### Bayes v Kolmogorov

23 October 14. [link] PDF version

$\def\Re{{\mathbb R}} \def\datas{{\mathbb D}} \def\params{{\mathbb P}} \def\models{{\mathbb M}} \def\mod#1{M_{#1}}$

We have a likelihood function that takes two inputs, which we will name the data and the parameter, and which gives the nonnegative likelihood of that combination, $L: d, p \to \Re^+$. [I wrote a lot of apropos things about this function in an early blog post, by the way.]

The two inputs are symmetric in the sense that we could slice the function either way. Fixing $p=\rho$ defines a one-parameter function $L_\rho: d\to \Re^+$; fixing $d=\delta$ defines a one-parameter function $L_\delta: p \to \Re^+$.

But the inputs are not symmetric in a key way, which I will call the unitary axiom (it doesn't seem to have a standard name). It's one of Kolmogorov's axioms for constructing probability measures. The axiom states that, given a fixed parameter, some value of $d$ will be observed with probability one. That is, \begin{equation} \int_{\forall \delta} L_\rho(\delta) d\delta = 1, \forall \rho. \end{equation} In plain language, when we live in a world where there is one fixed underlying parameter, one data point or another will be observed with probability one.

This is a strong statement, because we read the total density as an indication of the likelihood of the parameter taking on the given value. I tell you that $p=3$, and we check the likelihood and see that the total density on that state of the world is one. Then you tell me that, no, $p=4$, and we refer to $L(d, 4)$, and see that it integrates to one as well.

Somebody else comes along and points out that this may work for discrete-valued $p$, but a one-dimensional slice isn't the right way to read a continuous density, insisting that we consider only ranges of parameters, such as $p\in[2.75,3.25]$ or $p \in [3.75,4.25]$. But if the integral over a single slice is always one, then the double integral is easy: $\int_{\rho\in[2.75,3.25]}\int_{\forall \delta} L(\delta, \rho) d\delta d\rho$ $=\int_{\rho\in[2.75,3.25]} 1 d\rho$ $=.5$, and the same holds for $p \in [3.75,4.25]$. We're in the same bind, unable to use the likelihood function to put more density on one set of parameters compared to any other of the same size.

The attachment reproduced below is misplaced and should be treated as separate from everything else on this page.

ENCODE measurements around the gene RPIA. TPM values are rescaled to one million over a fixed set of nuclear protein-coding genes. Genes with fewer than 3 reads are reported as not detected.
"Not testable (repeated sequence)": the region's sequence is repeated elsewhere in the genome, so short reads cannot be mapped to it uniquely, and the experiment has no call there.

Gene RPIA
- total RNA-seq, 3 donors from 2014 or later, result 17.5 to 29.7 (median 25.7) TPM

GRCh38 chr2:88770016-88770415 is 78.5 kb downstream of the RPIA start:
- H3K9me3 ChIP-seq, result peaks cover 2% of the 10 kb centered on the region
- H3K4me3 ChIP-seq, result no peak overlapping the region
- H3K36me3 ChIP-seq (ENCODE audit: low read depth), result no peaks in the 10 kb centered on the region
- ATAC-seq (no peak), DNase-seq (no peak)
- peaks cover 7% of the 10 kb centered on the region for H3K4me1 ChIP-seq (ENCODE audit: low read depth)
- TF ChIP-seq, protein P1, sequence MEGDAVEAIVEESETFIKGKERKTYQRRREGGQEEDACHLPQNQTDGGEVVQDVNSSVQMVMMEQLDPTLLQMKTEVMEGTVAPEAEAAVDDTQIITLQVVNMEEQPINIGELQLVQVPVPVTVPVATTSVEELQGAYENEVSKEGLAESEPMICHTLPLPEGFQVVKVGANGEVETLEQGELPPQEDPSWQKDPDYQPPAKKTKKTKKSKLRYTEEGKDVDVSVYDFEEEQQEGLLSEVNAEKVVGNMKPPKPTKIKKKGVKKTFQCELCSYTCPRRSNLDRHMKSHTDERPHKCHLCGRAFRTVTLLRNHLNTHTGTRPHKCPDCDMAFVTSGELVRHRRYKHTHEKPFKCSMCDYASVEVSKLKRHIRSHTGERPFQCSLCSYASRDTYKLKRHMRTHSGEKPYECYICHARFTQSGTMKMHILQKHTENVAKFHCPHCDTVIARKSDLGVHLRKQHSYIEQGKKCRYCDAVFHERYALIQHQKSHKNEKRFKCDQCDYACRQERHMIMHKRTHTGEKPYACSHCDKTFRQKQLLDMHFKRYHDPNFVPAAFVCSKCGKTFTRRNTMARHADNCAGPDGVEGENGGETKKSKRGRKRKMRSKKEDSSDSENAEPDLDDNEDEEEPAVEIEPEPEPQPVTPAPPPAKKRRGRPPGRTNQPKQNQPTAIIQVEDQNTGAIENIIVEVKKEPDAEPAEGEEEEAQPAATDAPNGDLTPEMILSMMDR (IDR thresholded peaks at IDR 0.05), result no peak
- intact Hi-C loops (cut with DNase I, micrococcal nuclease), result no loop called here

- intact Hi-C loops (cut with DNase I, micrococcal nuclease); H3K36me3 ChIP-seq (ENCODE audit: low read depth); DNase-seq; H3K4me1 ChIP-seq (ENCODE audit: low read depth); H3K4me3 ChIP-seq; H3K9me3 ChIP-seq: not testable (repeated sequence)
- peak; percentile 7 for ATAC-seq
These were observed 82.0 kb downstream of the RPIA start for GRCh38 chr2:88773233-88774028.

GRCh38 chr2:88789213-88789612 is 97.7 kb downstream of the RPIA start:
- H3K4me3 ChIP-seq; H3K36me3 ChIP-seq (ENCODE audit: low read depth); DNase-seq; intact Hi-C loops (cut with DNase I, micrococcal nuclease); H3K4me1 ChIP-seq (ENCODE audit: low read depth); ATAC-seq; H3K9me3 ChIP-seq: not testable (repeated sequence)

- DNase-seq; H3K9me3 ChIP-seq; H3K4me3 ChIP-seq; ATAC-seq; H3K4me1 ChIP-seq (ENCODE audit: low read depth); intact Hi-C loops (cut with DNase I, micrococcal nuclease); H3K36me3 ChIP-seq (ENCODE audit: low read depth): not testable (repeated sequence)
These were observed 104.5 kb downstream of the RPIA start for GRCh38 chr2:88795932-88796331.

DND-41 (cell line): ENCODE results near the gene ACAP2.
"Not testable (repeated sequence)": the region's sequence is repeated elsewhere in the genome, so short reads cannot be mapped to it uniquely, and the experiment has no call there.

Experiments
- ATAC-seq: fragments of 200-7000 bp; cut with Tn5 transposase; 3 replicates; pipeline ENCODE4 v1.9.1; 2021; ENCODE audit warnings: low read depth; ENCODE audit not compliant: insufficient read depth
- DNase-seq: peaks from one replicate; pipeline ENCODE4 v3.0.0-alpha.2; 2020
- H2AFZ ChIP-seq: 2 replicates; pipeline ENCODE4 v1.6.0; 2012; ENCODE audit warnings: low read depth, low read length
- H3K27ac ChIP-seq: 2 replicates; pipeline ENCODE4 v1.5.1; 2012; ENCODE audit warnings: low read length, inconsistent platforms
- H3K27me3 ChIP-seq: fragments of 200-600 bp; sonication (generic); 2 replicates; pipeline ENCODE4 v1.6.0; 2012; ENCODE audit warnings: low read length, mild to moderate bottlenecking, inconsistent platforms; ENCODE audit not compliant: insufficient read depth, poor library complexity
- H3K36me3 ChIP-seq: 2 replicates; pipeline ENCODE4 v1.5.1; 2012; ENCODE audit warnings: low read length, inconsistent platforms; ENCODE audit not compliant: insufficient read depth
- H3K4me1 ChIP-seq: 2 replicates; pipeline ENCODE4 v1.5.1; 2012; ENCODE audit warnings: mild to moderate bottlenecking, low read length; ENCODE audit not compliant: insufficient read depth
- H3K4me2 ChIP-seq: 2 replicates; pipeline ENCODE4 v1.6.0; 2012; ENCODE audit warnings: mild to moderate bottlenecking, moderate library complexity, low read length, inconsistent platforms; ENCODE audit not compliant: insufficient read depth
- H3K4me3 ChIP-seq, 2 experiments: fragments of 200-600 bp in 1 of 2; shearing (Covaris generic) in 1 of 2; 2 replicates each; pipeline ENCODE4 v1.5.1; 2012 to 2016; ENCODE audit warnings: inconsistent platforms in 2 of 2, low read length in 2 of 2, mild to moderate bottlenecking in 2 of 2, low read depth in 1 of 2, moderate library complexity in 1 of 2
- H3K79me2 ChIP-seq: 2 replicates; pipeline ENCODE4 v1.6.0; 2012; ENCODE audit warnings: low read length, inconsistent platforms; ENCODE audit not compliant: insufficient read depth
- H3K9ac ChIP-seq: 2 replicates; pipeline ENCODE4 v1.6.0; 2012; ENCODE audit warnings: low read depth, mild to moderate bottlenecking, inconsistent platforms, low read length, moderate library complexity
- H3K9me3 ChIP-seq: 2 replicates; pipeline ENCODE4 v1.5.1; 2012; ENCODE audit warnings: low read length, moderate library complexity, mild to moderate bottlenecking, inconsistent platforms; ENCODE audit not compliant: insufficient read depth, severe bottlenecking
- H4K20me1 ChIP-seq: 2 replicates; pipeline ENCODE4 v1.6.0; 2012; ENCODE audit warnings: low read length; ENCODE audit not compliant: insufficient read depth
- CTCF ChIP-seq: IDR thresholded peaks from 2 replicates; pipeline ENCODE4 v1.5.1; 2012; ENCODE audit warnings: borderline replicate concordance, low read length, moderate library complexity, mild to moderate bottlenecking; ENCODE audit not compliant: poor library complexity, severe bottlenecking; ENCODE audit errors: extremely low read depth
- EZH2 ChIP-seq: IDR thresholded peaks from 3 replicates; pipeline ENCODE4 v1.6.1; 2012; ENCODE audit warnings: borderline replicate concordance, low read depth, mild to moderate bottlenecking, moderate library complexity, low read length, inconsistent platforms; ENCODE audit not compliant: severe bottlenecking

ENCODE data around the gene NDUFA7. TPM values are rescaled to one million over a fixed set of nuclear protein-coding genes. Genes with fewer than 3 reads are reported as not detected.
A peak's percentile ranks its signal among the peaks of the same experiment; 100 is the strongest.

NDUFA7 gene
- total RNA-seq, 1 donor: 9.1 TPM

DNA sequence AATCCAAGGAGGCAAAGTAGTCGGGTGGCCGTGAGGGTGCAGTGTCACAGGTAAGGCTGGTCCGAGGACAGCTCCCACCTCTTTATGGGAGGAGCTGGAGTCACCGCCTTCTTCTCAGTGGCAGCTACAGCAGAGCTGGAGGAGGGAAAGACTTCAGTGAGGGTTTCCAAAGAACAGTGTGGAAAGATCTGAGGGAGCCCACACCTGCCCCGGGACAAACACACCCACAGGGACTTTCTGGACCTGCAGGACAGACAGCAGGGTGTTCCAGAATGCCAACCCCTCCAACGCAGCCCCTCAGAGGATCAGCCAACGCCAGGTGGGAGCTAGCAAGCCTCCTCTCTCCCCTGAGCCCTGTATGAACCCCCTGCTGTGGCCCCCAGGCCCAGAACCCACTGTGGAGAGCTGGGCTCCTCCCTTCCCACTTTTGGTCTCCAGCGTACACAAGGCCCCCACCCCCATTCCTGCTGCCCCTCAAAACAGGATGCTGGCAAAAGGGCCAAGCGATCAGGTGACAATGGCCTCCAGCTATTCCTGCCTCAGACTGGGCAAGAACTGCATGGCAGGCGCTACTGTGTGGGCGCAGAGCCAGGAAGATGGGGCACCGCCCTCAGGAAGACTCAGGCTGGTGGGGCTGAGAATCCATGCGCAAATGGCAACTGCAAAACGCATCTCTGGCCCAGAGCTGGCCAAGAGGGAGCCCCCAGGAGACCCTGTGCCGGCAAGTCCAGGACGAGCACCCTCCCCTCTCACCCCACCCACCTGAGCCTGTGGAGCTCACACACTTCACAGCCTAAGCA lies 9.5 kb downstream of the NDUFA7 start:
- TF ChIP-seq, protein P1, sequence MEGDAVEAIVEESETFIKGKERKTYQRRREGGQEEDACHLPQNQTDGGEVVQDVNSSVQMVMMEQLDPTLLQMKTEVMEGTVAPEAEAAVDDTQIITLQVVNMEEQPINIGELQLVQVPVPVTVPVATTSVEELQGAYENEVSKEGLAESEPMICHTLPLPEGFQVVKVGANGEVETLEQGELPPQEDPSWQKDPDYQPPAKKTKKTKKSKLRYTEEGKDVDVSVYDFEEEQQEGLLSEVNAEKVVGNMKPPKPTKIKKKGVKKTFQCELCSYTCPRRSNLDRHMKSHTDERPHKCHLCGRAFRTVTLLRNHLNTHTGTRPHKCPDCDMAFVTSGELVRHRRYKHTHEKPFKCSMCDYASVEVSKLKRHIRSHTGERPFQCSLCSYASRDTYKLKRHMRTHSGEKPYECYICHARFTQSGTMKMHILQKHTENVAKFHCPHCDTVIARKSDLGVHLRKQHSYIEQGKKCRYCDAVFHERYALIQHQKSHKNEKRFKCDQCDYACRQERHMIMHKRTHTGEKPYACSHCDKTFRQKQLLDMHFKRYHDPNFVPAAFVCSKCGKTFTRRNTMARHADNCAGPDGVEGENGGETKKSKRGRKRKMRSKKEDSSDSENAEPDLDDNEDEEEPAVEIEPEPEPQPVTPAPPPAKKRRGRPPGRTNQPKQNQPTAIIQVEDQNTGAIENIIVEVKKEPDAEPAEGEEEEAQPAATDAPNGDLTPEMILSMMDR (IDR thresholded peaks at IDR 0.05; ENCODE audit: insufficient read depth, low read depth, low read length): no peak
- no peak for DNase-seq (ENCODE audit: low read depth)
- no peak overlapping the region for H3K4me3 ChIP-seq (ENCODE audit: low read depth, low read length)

This rule is asymmetric, by the way, because if we had all the parameters in the universe, whatever that might mean, and a fixed data set $\delta$, then $\int_{\forall \rho} L_\delta(\rho) d\rho$ could be anything.

Of course, we don't have all the data in the universe. Instead, we gather a finite quantity of data, and find the more likely parameter given that subset of the data. For example, we might observe the data set $\Delta=\{2, 3, 4\}$ and use that to say something about a parameter $\mu$. I don't want to get into specific functional forms, but for the sake of discussion, say that $L(\Delta, 2)=.1$; $L(\Delta, 3)=.15$; $L(\Delta, 4)=.1$. We conclude that three is the most likely value of $\mu$.

What if we lived in an alternate universe where the unitary axiom didn't hold? Given a likelihood function $L(d, p)$ that conforms to the unitary axiom, let $$L'(d, p)\equiv L(d, p)\cdot f(p),$$ where $f(p)$ is nonnegative and finite but otherwise anything. Then the total density on $\rho$ given all the data in the universe is $\int_{\forall \delta} L_{\rho}(\delta)f(\rho) d\delta = f(\rho)$.

For the sake of discussion, let $f(2)=.1$, $f(3)=.2$, $f(4)=.4$. Now, when we observe $\Delta=\{2, 3, 4\}$, $L'(\Delta, 2)=.01$, $L'(\Delta, 3)=.03$, $L'(\Delta, 4)=.04$, and we conclude that $\mu=4$ is the most likely value of $p$.

Bayesian updating is typically characterized as a composition of two functions,
customarily named the *prior* and the *likelihood*. In the notation here, these are $f(p)$
and $L(d, p)$. Without updating, all values of $p$ are equally likely in the world
described by $L$, until data is gathered. The prior breaks the unitary axiom, and
specifies that, even without gathering data, some values of $p$ are more likely than
others. When we do gather data, our prior belief that some values of $p$ are more
likely than others advises our beliefs.

Our belief about the relative preferability of one value of $p$ over another could be summarized into a proper distribution, but once again, there is no unitary axiom requiring that a distribution over the full parameter space integrate to one. For example, the bridge from the Bayesian-updated story to the just-a-likelihood story is the function $f(\rho)=1, \forall \rho$. This is an improper distribution, but it does express that each value of $p$ has the same relative weight.

In orthodox practice, everything we write down about the data follows the unitary axiom. For a given observation, $L'(\delta, p)$ is a function of one variable, sidestepping any issues about integrating over the space of $d$. We may require that this univariate function integrate to one, or just stop after stating that $L'(\delta, p) \propto f(p)L(\delta, p)$, because we usually only care about ratios of the form $L'(\delta, \rho_1)/L'(\delta, \rho_2)$, in which case rescaling is a waste of time.

In a world where all parameters are observable and fixed, the unitary axiom makes so much sense it's hard to imagine not having it. But in a meta-world where the parameter has different values in different worlds, the unitary axiom implies that all worlds have an equal slice of the likelihood's density. We usually don't believe this implication, and Bayesian updating is our way of side-stepping it.

[Previous entry: "Microsimulation games, table top games"]

[Next entry: "The difference between Statistics and Data Science"]